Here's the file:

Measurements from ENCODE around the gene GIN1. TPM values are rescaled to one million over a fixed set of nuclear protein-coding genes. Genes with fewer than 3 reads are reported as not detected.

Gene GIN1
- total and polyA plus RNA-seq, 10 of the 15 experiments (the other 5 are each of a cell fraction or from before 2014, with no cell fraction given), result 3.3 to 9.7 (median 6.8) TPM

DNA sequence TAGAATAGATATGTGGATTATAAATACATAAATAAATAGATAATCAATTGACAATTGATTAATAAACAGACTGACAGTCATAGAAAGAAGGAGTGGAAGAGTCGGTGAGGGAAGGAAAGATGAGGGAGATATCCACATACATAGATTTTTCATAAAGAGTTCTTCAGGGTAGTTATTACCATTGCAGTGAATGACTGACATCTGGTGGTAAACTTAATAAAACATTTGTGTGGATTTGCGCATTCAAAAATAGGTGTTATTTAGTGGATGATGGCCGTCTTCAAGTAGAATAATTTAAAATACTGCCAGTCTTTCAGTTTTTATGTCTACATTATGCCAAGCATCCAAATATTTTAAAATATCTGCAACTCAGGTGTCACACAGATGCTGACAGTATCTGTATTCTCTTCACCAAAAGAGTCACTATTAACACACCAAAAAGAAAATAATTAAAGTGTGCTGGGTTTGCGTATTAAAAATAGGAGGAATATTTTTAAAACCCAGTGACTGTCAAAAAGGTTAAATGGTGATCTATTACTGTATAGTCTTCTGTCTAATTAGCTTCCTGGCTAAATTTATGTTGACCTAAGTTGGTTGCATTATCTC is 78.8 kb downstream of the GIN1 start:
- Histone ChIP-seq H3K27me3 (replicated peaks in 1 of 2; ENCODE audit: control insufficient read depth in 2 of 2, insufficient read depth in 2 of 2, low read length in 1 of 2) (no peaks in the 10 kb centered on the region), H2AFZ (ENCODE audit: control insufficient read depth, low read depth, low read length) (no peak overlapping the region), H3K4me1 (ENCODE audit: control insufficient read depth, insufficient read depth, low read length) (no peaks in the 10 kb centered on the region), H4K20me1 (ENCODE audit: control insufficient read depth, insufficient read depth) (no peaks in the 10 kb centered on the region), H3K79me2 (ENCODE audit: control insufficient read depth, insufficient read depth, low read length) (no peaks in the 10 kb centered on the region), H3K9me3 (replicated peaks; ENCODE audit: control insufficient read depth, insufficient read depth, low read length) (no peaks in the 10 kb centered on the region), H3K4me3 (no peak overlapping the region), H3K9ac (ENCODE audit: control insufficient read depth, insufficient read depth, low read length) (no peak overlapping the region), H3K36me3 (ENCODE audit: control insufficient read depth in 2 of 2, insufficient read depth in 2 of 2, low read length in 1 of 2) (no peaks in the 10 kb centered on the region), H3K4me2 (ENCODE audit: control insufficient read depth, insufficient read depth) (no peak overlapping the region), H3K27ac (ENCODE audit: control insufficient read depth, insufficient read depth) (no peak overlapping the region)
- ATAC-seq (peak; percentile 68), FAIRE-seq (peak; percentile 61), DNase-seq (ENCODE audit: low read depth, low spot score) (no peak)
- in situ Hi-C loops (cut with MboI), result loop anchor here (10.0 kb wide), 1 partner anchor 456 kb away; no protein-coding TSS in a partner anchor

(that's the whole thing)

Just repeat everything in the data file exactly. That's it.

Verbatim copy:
Measurements from ENCODE around the gene GIN1. TPM values are rescaled to one million over a fixed set of nuclear protein-coding genes. Genes with fewer than 3 reads are reported as not detected.

Gene GIN1
- total and polyA plus RNA-seq, 10 of the 15 experiments (the other 5 are each of a cell fraction or from before 2014, with no cell fraction given), result 3.3 to 9.7 (median 6.8) TPM

DNA sequence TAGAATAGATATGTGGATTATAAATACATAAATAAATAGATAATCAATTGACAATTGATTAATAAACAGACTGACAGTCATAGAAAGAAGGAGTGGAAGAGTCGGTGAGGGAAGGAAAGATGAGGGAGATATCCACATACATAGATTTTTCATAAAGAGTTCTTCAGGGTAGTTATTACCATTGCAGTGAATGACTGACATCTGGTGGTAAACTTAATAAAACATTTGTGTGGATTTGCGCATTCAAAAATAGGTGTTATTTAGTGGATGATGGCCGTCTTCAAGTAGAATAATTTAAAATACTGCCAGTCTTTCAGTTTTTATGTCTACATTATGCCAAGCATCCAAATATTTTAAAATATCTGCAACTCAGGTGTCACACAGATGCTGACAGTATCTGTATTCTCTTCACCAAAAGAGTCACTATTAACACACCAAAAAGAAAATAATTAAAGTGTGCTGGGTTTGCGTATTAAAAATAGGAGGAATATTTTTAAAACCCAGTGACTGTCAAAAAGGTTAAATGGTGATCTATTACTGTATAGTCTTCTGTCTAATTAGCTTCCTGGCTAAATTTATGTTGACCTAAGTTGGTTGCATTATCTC is 78.8 kb downstream of the GIN1 start:
- Histone ChIP-seq H3K27me3 (replicated peaks in 1 of 2; ENCODE audit: control insufficient read depth in 2 of 2, insufficient read depth in 2 of 2, low read length in 1 of 2) (no peaks in the 10 kb centered on the region), H2AFZ (ENCODE audit: control insufficient read depth, low read depth, low read length) (no peak overlapping the region), H3K4me1 (ENCODE audit: control insufficient read depth, insufficient read depth, low read length) (no peaks in the 10 kb centered on the region), H4K20me1 (ENCODE audit: control insufficient read depth, insufficient read depth) (no peaks in the 10 kb centered on the region), H3K79me2 (ENCODE audit: control insufficient read depth, insufficient read depth, low read length) (no peaks in the 10 kb centered on the region), H3K9me3 (replicated peaks; ENCODE audit: control insufficient read depth, insufficient read depth, low read length) (no peaks in the 10 kb centered on the region), H3K4me3 (no peak overlapping the region), H3K9ac (ENCODE audit: control insufficient read depth, insufficient read depth, low read length) (no peak overlapping the region), H3K36me3 (ENCODE audit: control insufficient read depth in 2 of 2, insufficient read depth in 2 of 2, low read length in 1 of 2) (no peaks in the 10 kb centered on the region), H3K4me2 (ENCODE audit: control insufficient read depth, insufficient read depth) (no peak overlapping the region), H3K27ac (ENCODE audit: control insufficient read depth, insufficient read depth) (no peak overlapping the region)
- ATAC-seq (peak; percentile 68), FAIRE-seq (peak; percentile 61), DNase-seq (ENCODE audit: low read depth, low spot score) (no peak)
- in situ Hi-C loops (cut with MboI), result loop anchor here (10.0 kb wide), 1 partner anchor 456 kb away; no protein-coding TSS in a partner anchor